In our time honored tradition of sending an illustrated family portrait (started in 2012), we commissioned the lovely and talented Cecilia Ruiz to create this year’s holiday greeting. Cecilia is a graduate of the renowned School of Visual Arts MFA Illustration as Visual Essay program where Matthew teaches, and is seriously one of the most enchanting ladies you will ever meet. All of the details in her artwork brilliantly capture the spirit of our eventful year!
Because we tend to love extremely custom and overly complicated executions, we decided the only suitable solution for sealing the envelope was with our own wax seal (obviously!) We had a custom one made with the double-R crest from our Disney shirts and hashtag #royalrichmonds. It’s a pleasant surprise that the wax seals made it through the US Postal Service intact — mostly.
Thank you again to Cecilia for working with us to create this amazing keepsake for our family!
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This summer we did more traveling than we usually do. In July, Matthew and I took a much needed parents-only vacation to London
to stalk Kate Middleton to visit my cousin and adopted the hashtag #RoyalRichmonds as we Instagrammed our adventures at all the royal sights. In August, we packed up the kiddies and made our third trip to Disney World in our matching custom shirts, of course. For this year’s design, we took a little inspiration from London and created a coat of arms with a Disney twist!
The illustration includes symbolism of both Disney and NYC. The shield supporter on the left is Mufasa (of The Lion King fame), and opposite him is Patience, one of the NY Public Library lions (trivia alert: the other library lion is named Fortitude.) They’re wearing iconic headwear of Mickey ears and Lady Liberty’s crown, and are standing atop the public transportation for each location. The four quadrants of the crest each represent one of the Richmonds (Cooper’s Minecraft sword wound up working really nicely with this concept.)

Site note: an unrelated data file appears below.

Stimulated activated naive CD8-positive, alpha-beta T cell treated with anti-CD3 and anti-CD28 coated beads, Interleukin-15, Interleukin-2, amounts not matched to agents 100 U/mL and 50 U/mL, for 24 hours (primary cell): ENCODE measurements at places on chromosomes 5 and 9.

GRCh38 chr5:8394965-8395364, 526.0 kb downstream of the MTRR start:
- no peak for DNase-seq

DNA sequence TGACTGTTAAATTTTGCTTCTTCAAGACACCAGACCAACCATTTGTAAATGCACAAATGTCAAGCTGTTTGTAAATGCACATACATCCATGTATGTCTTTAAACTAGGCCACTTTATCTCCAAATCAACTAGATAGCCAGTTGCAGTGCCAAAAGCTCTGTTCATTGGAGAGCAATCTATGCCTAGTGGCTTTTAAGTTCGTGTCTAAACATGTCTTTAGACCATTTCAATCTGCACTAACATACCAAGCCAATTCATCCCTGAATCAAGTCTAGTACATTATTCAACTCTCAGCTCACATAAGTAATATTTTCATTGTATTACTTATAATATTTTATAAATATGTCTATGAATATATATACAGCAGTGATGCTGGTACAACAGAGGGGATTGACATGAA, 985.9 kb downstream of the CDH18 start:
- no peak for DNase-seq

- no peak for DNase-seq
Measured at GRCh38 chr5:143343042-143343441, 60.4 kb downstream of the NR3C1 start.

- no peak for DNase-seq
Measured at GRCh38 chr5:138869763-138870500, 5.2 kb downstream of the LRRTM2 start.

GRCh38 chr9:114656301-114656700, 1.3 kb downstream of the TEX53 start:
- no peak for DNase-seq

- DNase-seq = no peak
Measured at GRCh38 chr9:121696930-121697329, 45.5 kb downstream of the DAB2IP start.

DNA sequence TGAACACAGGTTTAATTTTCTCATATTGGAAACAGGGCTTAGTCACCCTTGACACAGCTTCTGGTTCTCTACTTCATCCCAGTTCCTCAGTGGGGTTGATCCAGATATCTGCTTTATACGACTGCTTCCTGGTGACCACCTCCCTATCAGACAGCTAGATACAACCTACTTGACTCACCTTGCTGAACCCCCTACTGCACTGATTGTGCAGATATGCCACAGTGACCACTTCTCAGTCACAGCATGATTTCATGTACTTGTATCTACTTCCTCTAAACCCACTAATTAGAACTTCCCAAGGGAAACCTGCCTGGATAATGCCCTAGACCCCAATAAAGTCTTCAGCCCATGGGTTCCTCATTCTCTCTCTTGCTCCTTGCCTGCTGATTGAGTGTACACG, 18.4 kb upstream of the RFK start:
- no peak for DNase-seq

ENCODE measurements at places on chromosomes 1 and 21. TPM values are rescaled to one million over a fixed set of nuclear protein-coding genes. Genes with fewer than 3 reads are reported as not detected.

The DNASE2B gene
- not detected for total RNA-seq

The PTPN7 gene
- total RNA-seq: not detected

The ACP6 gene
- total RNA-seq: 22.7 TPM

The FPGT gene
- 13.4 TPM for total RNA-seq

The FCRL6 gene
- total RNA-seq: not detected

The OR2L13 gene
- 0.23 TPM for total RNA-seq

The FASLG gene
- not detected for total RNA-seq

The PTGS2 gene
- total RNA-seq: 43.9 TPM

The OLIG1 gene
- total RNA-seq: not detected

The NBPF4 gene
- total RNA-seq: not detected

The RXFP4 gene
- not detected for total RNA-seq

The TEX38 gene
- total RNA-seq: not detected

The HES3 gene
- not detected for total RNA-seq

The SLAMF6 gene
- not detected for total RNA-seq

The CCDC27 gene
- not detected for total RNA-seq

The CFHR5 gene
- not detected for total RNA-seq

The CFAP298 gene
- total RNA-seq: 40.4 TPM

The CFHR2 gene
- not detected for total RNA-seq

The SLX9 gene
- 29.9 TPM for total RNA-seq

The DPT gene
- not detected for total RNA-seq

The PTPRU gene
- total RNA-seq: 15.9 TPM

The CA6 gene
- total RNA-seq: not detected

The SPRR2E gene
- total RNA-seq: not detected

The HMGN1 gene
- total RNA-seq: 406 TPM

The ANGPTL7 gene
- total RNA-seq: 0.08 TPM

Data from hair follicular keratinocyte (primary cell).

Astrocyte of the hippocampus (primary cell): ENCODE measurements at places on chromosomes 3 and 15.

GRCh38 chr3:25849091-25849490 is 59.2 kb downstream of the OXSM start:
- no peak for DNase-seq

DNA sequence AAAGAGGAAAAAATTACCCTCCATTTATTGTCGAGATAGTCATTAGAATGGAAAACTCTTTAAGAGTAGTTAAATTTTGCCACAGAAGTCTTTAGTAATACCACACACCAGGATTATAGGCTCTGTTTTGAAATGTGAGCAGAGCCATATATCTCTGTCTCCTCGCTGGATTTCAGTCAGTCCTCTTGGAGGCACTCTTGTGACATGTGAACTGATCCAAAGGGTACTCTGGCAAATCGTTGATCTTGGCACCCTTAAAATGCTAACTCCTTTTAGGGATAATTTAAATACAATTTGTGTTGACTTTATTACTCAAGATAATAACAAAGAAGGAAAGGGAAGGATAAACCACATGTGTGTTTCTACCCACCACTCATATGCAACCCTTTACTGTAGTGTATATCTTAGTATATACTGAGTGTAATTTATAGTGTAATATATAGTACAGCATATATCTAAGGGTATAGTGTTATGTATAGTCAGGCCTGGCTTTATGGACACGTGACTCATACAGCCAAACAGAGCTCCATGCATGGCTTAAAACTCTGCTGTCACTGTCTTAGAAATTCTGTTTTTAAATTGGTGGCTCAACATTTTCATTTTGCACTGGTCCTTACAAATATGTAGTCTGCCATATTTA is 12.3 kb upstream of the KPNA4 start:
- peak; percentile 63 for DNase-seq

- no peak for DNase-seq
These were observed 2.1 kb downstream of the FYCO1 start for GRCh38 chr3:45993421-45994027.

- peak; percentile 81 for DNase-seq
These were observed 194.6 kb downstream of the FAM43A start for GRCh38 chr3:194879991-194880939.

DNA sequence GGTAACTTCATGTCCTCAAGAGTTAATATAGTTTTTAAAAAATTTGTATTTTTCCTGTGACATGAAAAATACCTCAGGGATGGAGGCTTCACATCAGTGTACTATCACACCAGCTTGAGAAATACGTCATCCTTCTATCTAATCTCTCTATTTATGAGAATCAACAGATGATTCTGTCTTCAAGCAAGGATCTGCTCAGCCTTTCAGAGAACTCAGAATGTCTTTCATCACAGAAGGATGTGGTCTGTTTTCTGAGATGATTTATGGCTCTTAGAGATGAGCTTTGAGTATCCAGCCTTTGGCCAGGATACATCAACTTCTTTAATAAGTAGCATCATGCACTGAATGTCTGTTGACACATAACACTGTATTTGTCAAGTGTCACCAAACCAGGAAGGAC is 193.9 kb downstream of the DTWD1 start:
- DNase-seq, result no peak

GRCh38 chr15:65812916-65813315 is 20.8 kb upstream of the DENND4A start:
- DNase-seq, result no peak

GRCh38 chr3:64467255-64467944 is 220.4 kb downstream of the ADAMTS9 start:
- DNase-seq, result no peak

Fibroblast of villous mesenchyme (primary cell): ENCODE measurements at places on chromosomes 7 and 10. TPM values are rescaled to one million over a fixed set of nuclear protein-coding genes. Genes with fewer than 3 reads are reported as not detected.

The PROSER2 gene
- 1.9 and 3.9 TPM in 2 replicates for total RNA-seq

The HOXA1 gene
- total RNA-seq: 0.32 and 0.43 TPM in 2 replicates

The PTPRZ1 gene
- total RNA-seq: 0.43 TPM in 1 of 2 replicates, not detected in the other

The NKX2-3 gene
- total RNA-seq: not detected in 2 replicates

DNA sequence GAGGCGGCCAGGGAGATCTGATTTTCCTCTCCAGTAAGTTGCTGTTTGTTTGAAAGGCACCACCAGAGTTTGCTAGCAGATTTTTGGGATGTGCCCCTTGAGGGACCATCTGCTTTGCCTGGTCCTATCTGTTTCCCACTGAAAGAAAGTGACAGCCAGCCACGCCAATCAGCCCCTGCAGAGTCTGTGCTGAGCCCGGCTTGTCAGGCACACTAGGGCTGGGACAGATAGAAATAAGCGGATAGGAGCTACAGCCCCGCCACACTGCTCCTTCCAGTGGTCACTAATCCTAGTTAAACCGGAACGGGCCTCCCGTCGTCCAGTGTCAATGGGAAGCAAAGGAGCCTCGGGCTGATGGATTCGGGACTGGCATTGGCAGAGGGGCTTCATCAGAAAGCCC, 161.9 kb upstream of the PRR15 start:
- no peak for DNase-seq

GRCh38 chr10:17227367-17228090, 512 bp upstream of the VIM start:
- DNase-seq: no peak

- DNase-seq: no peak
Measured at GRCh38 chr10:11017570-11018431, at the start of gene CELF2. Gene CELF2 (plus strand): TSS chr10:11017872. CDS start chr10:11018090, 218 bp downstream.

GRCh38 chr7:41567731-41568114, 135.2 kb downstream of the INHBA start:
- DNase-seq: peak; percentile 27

Rather than use typical Avery iron-on sheets to transfer the art to the shirts, we took things up a notch and finally got the Silhouette Cameo cutter we’ve been coveting for a while. This thing can get craaazy detailed! After importing the art from Illustrator into the Studio software, the Cameo die cut it on the sticky transfer paper and then Matthew painstakingly removed all the negative areas with a little pick that looks like a dental tool. We then spent about 2.5 hours total actually ironing the art onto the shirts. This was definitely much longer than the instructions let on, but the end result came out way better than we could have done without the Cameo!
THANK YOU to PRINT Magazine who awarded our shirts in the “PRINT Celebrates Design” competition!
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Who needs the Instagram/Flickr photo wars when you can keep it real 18th century style with a hand painted family portrait instead?
As part of our effort to revive this lost art via our family holiday card, we decided to tap into the immensely talented pool of alumni from the School of Visual Arts MFA Illustration as Visual Essay program that Matthew has had the pleasure of teaching in for many years. I remembered meeting Rebecca Zomchek at the graduate thesis show and knew she could perfectly capture our vision of “realistic, with somewhat awkward and serious pose and symbolic elements, a la The Royal Tennenbaums movie poster and The Arnolfini Wedding by Jan Van Eyck.” Everything in the painting (including our clothing!) represents events or milestones that happened in our family over the past year. Cooper participated in the art direction and was very adamant about the fact that he wanted Rebecca to correctly render his shoes.
We printed the cards 6″x6″ square, and sent to family and friends in a kraft paper envelope decorated with stamps of hand-drawn art.
Huge thanks again to Rebecca for working with us to create this amazing keepsake and helping us start a kick-ass tradition we plan on continuing every year.